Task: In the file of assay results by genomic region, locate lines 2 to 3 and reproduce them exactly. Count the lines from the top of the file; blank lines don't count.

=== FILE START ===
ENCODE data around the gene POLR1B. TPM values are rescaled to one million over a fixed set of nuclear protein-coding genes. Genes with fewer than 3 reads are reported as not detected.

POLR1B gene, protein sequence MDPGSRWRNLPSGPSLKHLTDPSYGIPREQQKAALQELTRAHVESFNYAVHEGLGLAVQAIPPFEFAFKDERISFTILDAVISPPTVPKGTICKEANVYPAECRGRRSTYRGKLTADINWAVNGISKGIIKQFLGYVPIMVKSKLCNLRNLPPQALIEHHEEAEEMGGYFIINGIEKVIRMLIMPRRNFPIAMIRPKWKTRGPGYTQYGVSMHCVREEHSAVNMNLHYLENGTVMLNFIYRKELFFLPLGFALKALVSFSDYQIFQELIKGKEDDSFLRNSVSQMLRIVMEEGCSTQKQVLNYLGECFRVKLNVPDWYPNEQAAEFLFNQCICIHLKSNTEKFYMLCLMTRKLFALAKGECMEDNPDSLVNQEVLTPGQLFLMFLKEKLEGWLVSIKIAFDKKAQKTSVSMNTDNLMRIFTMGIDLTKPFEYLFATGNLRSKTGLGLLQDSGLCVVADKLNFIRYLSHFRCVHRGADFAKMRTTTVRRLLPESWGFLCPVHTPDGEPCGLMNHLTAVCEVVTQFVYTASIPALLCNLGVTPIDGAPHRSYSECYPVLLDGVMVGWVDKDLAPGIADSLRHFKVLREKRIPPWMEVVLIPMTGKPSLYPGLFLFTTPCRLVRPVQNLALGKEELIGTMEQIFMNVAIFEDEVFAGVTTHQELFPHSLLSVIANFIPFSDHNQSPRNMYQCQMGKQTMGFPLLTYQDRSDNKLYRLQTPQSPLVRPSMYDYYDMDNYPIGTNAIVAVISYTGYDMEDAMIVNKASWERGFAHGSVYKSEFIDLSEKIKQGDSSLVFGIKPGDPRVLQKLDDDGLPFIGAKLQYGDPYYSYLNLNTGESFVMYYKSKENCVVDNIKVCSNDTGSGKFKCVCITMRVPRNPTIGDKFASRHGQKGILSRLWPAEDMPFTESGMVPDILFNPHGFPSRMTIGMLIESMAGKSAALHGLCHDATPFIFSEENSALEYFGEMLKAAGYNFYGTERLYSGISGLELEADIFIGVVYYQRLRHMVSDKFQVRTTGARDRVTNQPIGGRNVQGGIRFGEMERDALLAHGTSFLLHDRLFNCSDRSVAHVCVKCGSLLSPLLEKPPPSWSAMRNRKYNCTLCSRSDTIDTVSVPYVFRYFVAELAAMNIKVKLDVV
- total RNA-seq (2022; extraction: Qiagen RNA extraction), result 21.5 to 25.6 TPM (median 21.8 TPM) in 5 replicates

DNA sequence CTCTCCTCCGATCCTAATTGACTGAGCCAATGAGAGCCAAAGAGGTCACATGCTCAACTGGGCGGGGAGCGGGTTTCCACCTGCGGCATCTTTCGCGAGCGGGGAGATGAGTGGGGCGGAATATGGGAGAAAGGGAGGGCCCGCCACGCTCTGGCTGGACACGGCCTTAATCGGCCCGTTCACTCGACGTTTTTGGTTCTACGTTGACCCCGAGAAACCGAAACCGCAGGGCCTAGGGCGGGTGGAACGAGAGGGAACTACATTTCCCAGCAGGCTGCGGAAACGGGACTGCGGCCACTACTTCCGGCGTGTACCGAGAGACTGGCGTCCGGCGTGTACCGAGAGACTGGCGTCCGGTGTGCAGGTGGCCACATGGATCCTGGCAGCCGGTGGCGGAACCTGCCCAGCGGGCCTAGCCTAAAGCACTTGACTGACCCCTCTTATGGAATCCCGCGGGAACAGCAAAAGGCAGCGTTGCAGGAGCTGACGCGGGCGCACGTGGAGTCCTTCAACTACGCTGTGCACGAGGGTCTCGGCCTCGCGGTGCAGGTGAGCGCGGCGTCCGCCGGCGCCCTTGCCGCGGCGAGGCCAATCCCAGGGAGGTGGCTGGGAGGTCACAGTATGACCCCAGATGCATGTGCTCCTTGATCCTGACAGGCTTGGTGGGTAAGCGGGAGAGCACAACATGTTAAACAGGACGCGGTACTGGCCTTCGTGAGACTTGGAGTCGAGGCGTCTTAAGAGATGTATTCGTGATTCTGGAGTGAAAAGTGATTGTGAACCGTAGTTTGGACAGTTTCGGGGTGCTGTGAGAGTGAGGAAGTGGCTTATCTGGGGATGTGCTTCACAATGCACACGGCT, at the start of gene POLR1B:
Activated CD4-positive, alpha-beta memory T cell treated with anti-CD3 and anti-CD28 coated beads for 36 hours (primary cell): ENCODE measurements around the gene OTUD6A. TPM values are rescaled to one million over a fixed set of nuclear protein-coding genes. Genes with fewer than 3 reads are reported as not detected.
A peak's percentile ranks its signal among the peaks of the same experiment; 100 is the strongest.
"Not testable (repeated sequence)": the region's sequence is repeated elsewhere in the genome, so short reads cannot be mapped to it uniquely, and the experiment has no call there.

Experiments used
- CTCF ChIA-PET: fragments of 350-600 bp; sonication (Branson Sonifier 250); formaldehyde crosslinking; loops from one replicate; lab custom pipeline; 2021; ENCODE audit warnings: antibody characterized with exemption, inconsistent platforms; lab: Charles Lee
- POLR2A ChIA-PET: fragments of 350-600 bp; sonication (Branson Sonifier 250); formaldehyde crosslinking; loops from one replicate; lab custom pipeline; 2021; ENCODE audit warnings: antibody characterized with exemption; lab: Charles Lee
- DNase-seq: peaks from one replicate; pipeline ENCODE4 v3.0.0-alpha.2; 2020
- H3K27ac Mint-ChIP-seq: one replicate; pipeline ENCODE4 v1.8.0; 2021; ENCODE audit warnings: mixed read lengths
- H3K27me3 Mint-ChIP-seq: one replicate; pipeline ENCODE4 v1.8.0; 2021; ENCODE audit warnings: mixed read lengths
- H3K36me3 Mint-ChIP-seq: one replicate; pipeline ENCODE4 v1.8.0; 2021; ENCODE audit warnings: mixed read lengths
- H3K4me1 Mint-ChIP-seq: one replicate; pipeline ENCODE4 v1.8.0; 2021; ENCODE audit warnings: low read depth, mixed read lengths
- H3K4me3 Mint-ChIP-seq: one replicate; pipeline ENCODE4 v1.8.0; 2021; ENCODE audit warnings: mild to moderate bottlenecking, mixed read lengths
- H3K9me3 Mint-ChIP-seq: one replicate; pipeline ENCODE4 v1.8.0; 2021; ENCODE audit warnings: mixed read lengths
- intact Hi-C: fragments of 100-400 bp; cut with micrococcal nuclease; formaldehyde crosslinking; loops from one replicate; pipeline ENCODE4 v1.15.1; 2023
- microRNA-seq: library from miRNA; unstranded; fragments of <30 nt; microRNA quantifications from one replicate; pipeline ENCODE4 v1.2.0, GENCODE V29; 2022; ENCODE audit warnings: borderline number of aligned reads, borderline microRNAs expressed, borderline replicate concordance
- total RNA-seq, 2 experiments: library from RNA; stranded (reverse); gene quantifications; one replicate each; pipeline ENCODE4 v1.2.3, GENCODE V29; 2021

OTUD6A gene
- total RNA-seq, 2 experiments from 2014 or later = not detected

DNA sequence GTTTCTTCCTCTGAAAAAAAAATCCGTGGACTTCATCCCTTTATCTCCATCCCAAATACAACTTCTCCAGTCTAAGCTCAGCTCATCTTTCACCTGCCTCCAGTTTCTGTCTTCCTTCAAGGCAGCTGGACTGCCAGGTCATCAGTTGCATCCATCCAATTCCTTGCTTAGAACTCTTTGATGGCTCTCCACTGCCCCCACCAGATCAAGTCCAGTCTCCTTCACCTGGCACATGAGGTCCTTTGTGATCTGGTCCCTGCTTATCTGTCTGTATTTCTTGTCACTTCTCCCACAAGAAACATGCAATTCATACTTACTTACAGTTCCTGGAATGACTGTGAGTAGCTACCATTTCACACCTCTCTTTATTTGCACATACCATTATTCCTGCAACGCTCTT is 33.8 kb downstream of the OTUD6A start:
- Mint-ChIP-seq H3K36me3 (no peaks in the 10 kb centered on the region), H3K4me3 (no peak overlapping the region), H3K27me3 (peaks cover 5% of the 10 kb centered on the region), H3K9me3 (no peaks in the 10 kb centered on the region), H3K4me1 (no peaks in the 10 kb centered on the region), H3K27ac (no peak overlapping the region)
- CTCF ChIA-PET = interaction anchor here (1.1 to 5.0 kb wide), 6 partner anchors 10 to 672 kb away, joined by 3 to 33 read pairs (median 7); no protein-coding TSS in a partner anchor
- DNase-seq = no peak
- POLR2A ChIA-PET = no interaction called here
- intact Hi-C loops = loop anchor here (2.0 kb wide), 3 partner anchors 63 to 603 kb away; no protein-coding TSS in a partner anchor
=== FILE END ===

POLR1B gene, protein sequence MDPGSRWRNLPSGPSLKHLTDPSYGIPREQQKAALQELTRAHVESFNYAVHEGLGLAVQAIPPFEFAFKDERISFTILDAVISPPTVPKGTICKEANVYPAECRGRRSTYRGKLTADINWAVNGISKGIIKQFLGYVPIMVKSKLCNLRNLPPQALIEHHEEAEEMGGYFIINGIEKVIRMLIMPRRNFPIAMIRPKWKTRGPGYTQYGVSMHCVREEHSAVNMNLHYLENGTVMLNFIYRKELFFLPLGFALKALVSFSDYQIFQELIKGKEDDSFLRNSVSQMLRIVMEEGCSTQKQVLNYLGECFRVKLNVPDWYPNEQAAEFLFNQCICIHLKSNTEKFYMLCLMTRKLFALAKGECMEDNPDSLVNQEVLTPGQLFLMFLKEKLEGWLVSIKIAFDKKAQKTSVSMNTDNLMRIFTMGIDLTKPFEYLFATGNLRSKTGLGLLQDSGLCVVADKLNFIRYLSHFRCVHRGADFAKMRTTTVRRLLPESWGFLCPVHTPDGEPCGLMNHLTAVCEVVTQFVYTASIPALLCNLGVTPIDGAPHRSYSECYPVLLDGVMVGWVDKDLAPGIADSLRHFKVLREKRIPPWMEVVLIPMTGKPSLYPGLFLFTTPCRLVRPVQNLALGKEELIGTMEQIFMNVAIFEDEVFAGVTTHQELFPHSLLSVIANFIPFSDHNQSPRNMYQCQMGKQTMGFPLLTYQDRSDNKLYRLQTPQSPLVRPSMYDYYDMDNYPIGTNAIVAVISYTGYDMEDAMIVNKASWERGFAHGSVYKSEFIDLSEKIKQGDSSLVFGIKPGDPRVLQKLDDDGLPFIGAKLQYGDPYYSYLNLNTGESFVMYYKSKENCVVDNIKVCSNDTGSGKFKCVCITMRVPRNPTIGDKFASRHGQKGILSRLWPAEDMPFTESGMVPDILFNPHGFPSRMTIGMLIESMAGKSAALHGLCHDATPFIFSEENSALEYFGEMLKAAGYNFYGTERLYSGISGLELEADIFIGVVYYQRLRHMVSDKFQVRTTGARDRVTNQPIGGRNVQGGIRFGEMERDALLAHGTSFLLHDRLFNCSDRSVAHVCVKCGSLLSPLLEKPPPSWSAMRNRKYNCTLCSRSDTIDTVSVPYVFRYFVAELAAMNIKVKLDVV
- total RNA-seq (2022; extraction: Qiagen RNA extraction), result 21.5 to 25.6 TPM (median 21.8 TPM) in 5 replicates